Justice Department Asks Supreme Court to Uphold Refugee Ban

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The Department of Justice asked the Supreme Court Monday to stay parts of a lower court's ruling which placed substantial restrictions on the administration's travel ban.

The broader question of whether the travel ban discriminates against Muslims in violation of the U.S. Constitution will be considered by the Supreme Court in October.

Responding to an emergency request from the Justice Department, Justice Anthony Kennedy stopped an earlier federal appeals court ruling that had allowed refugees with a formal assurance to enter the country.

The 9th Circuit upheld a decision by U.S. District Judge Derrick Watson on refugees with resettlement assurances that had been stayed by the U.S. Supreme Court pending the appeal.

The ruling would have taken affect on Tuesday, reopening the door to 24,000 people left in limbo by President Donald Trump's on-again off-again travel ban.

The 9th Circuit's order requires the administration to admit refugees contracting with resettlement agencies beginning Tuesday, so the high court is likely to move quickly in issuing its own ruling. The ruling of the court also included those who are in the US.

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The government had asked for a "temporary administrative stay" to give the justices time to consider the issue. Lower courts had blocked the ban, saying Trump overstepped his authority and unconstitutionally targeted Muslims.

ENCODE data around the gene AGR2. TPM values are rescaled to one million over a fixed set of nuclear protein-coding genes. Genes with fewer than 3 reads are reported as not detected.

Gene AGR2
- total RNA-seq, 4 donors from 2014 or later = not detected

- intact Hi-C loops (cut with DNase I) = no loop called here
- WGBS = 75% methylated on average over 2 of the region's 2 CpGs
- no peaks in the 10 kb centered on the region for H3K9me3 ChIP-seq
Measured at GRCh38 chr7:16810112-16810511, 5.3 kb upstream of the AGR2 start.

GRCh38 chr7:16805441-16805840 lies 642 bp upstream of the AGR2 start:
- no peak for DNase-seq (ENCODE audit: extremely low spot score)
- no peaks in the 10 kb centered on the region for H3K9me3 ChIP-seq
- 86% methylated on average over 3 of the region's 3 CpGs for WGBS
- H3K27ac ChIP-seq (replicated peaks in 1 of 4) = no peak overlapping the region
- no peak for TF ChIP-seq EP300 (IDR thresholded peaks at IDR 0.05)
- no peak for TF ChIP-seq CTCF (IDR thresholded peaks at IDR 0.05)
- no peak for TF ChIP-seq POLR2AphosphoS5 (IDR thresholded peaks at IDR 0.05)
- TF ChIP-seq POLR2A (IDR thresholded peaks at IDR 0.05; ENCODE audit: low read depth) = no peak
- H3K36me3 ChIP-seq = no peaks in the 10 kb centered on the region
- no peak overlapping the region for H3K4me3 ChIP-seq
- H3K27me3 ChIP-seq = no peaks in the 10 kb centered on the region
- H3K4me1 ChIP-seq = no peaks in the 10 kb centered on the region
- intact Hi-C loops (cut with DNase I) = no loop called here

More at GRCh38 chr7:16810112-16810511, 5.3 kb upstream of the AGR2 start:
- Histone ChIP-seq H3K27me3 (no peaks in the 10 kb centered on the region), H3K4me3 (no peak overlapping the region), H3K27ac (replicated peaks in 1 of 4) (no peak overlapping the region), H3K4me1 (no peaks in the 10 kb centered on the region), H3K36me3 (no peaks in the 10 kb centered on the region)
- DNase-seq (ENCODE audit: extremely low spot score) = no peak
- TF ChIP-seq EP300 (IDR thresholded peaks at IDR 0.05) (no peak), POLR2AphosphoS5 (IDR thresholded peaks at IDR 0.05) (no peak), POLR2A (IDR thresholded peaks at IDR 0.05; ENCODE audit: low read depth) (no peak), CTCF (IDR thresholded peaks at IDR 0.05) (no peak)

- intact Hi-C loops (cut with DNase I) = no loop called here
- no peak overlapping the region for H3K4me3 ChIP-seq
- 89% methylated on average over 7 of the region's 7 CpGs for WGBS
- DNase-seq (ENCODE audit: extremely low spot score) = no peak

Trump administration lawyers told justices on Monday that changing the way it enforces the policy on refugees would allow "admission of refugees who have no connection to the United States independent of the refugee-admission process itself".

The measure was supposed to have been temporary - lasting 90 days for citizens of the six affected countries, and 120 days for refugees.

Resettlement agencies argued that their commitment to provide services for specific refugees should count as a "bona fide" relationship.

The travel ban bars people from Iran, Libya, Somalia, Sudan, Syria and Yemen from entering the US. A series of court decisions since then have said that order must include people with grandparents and cousins in this country.